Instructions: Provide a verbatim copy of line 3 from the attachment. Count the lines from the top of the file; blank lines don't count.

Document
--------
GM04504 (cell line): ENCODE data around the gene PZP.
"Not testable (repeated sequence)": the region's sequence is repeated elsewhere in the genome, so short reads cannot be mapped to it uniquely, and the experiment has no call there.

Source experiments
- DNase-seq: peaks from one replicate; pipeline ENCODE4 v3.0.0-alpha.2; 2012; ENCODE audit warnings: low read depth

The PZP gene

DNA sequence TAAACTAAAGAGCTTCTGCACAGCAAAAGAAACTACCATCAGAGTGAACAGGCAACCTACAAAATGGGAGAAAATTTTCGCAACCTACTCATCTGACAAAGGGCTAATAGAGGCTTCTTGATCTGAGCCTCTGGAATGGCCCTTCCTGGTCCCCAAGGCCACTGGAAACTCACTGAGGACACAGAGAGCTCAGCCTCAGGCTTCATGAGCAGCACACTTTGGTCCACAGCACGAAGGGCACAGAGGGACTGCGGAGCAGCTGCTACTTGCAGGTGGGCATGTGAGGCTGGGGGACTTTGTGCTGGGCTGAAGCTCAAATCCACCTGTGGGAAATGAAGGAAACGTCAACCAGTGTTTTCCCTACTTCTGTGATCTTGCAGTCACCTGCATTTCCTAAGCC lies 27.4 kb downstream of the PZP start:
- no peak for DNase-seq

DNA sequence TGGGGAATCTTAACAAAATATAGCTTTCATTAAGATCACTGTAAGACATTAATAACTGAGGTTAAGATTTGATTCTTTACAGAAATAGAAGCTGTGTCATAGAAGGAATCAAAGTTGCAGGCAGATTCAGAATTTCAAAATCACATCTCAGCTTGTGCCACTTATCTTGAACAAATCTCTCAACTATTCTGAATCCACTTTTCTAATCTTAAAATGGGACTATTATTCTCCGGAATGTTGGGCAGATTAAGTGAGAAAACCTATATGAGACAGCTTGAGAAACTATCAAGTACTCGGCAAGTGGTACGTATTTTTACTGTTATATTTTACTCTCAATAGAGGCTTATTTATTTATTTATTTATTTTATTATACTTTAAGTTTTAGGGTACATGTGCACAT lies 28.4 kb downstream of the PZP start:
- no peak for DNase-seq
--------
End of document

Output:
Source experiments